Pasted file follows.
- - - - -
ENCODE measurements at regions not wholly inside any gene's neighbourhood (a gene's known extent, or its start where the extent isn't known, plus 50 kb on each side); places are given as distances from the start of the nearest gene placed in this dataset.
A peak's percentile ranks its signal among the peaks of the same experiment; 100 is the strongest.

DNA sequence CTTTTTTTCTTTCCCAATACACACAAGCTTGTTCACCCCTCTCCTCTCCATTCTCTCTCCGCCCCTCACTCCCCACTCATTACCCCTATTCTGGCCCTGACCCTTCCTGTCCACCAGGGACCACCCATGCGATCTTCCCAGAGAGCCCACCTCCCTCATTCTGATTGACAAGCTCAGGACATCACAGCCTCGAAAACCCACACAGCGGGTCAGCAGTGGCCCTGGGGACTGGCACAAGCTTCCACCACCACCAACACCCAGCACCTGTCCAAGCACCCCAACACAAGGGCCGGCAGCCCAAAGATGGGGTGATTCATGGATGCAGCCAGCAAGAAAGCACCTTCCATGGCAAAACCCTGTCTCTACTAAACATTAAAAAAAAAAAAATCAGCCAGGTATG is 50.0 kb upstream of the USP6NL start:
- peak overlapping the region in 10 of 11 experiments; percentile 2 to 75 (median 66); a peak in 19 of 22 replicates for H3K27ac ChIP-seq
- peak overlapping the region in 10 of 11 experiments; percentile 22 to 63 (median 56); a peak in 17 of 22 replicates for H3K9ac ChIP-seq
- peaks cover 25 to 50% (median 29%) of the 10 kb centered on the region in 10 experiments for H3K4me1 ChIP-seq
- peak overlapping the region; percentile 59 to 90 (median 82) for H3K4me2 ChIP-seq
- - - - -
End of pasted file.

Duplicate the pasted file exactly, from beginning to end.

ENCODE measurements at regions not wholly inside any gene's neighbourhood (a gene's known extent, or its start where the extent isn't known, plus 50 kb on each side); places are given as distances from the start of the nearest gene placed in this dataset.
A peak's percentile ranks its signal among the peaks of the same experiment; 100 is the strongest.

DNA sequence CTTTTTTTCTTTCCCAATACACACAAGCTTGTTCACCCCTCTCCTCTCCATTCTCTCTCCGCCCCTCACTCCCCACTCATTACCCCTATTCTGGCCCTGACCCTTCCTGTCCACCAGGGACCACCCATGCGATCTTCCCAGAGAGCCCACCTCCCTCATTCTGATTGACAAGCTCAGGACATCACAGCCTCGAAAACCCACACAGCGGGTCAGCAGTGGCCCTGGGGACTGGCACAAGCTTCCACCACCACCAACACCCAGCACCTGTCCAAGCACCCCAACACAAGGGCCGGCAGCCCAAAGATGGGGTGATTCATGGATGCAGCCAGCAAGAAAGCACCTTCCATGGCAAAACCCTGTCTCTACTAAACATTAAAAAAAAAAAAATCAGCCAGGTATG is 50.0 kb upstream of the USP6NL start:
- peak overlapping the region in 10 of 11 experiments; percentile 2 to 75 (median 66); a peak in 19 of 22 replicates for H3K27ac ChIP-seq
- peak overlapping the region in 10 of 11 experiments; percentile 22 to 63 (median 56); a peak in 17 of 22 replicates for H3K9ac ChIP-seq
- peaks cover 25 to 50% (median 29%) of the 10 kb centered on the region in 10 experiments for H3K4me1 ChIP-seq
- peak overlapping the region; percentile 59 to 90 (median 82) for H3K4me2 ChIP-seq